A word on air travel

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I like flying – in large part because air travel is one of the few environments these days in which I get uninterrupted blocks of time. Flying somewhere means a solid couple hours where I’m left to my own thoughts (I rarely talk to people on airplanes). It’s a good time to think, to pray, to read and write. On my last trip – from Washington, DC, to Texas, and back – I couldn’t even listen to music because I stream everything on my phone. And so silence; the dull, roaring white noise of engines and pressurized cabins and snoring – cruising along the jet streams at hundreds of miles an hour.

The takeoff and landing create a healthy bracket of perspective for the time alone because they remind me of my smallness and relative insignificance in the world. Even just looking down at a single city or neighborhood, I can feel it – thousands of homes and cars and stores and people splayed out below. That’s the world, and oh, what a tiny niche I have; what a meek little slice.

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And yet on the other hand, flying compresses our sense of space and time. It shrinks the world down to our palm-sized GPS’s. In five hours I can go from Washington, D.C. to Los Angeles and barely see the 2,300 miles in between. I can traverse an entire content in the comfort of air conditioning and padded seats with orange juice served to me. That’s a remarkable feat of innovation and communication and engineering, and I’m thankful for it because I can see my family after just a few hours of travel time and for the cost of just a few hundred dollars.

But all the same it strikes me as a profoundly unnatural phenomena. As I take off and look down, I try to remind myself not to forget the bigness, not to grow bored with this world, and not to despair when it feels like I’ll never make much of a difference in the city below.

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New Side Project Of Mine

I’m excited to announce that I’ve just started up a weekly Film Review Blog over at Redfence Magazine. This certainly won’t be replacing ACwords, but I’ll be sure to highlight my work there over on this blog too.

We start things off with a review of the new Bond movie, Skyfall. You can read it here at RedfenceProject.com, so check it out! I know they would appreciate the traffic (and so would I)!

Music Review: The Midsummer Station by Owl City

When I last reviewed an Owl City album, I ascribed to it one great attribute: happy. It’s my happy music. I don’t care what you think. I know it’s not the manliest thing I could listen to. I know it’s neither the most profound nor brilliant. But it’s innocent. It’s fun, pure, escapism, and I don’t care. It makes me happy, and I believe it can have a place in my musical tastes. So there.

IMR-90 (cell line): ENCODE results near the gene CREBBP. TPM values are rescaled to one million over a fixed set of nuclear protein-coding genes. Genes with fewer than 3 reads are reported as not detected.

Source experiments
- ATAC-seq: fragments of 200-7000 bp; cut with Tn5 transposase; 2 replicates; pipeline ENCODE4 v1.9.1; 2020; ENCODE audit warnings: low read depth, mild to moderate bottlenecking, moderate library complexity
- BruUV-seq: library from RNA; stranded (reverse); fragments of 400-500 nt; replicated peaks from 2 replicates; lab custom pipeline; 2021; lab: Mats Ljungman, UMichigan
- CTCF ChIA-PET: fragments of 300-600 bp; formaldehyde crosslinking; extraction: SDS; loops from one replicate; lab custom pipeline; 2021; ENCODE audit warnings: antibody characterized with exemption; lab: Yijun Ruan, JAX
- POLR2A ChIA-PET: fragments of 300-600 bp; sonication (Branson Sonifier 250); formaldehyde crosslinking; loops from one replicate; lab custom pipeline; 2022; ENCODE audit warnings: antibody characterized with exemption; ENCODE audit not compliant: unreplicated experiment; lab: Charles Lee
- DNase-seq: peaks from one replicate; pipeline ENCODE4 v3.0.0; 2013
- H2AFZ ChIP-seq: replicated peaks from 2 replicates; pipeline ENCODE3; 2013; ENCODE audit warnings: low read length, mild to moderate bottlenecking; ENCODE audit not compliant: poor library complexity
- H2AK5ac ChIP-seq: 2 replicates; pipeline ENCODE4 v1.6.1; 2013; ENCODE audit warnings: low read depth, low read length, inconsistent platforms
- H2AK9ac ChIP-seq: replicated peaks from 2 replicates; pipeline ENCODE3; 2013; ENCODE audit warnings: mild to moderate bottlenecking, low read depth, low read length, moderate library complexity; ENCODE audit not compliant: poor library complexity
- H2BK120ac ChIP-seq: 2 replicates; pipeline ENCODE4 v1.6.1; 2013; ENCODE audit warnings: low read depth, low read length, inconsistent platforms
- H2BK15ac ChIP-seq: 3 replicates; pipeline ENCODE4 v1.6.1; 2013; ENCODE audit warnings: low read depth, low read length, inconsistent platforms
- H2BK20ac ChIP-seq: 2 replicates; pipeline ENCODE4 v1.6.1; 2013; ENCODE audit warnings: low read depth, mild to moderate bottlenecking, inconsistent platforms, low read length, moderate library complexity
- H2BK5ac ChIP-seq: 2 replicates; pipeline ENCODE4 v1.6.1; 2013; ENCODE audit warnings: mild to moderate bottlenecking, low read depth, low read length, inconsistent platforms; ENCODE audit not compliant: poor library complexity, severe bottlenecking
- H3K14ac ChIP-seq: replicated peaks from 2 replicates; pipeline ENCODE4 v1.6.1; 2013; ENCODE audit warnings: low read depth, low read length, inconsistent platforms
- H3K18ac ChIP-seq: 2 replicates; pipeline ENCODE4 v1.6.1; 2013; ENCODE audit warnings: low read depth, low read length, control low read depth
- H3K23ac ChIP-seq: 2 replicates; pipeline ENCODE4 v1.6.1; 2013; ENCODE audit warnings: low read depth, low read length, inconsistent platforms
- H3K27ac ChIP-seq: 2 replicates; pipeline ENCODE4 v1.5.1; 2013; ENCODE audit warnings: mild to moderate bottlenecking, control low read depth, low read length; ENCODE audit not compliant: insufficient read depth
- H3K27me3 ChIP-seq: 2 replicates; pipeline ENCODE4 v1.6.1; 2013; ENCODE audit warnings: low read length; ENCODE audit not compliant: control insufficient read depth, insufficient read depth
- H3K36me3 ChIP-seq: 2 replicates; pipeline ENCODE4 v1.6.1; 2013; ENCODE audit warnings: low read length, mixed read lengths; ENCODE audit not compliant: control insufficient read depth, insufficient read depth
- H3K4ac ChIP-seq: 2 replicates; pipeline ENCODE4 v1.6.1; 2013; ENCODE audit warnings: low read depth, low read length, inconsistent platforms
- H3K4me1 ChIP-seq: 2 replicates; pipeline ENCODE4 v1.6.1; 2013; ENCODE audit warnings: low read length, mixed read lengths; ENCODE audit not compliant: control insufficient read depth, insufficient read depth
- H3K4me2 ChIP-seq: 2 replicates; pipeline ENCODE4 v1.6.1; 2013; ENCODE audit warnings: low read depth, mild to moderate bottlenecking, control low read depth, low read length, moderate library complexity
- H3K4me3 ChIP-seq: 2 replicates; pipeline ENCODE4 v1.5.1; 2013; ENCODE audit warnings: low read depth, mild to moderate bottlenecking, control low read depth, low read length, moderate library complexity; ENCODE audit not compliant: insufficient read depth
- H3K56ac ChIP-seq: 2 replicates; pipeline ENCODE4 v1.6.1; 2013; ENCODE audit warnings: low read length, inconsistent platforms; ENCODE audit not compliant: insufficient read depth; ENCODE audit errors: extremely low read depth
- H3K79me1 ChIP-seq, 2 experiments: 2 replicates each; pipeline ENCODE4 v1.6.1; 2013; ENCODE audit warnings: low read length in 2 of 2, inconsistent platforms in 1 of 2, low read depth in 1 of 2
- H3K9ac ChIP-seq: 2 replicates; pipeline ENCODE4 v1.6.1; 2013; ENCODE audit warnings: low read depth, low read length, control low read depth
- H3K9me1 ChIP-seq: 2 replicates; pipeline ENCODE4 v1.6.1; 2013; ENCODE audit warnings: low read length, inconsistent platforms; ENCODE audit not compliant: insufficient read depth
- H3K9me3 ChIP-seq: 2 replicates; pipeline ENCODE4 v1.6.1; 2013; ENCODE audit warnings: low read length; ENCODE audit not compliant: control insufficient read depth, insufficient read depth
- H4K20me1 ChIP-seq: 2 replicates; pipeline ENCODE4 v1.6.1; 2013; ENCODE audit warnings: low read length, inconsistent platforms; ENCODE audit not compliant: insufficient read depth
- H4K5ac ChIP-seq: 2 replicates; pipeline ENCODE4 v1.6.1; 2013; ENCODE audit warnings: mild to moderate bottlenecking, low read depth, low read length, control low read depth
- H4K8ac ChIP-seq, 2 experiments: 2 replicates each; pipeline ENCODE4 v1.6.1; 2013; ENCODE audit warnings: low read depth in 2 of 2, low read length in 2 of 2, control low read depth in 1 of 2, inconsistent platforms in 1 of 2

However, this grand virtue that made Owl City what it is for me is in many ways gone from mastermind Adam Young’s latest offering, The Midsummer Station (TMS).

I’m not alone in this sentiment. Many of the critiques I’ve read on TMS have a narrative that runs something like this:

When we fell in love with Owl City, we fell in love with the music that some shy, imaginative insomniac produced on his computer in his parents’ basement. Albums like Maybe I’m Dreaming, Of June, and even Ocean Eyes took us to a place—we’re not sure where exactly, or even if it was real, but it was a place of genuine love, beauty, lights, color, tastes, and sounds. It took us into a “Saltwater Room” with our lovers; it took us back to when we captured fireflies in jars; it took us on a “Super Honeymoon” across the solar system; it took us through “late nights and early parades, still photos and noisy arcades…” (“On the Wing”)

Now, Adam’s gone mainstream. Maybe not entirely of his own choice, but clearly a few producers with dollar signs in their eyes got in the mix and pushed him to put out just another pop album that will have a few big hits and make some money. The signature creativity, ingenuity, dreaminess, and fantasy of Owl City is gone—pushed aside in favor of repetitive, over-produced, ear-candy. Sure, we get that artists have to evolve and experiment and try going in new directions in all that, but Adam, dude, why did you succumb to the mainstream? We loved you and your music just the way it was.

I find some truth in this argument. TMS is decidedly more “real life” that any of Adam’s previous music, which comes with its pros and cons. On the positive side, it results in a pair of outstanding tracks in “Dreams and Disasters” and “Embers.” Both of these songs speak to the reality of life’s conflicts, hurts, and fears while emphasizing a reckless optimism and hope that we will yet persevere. Continue reading →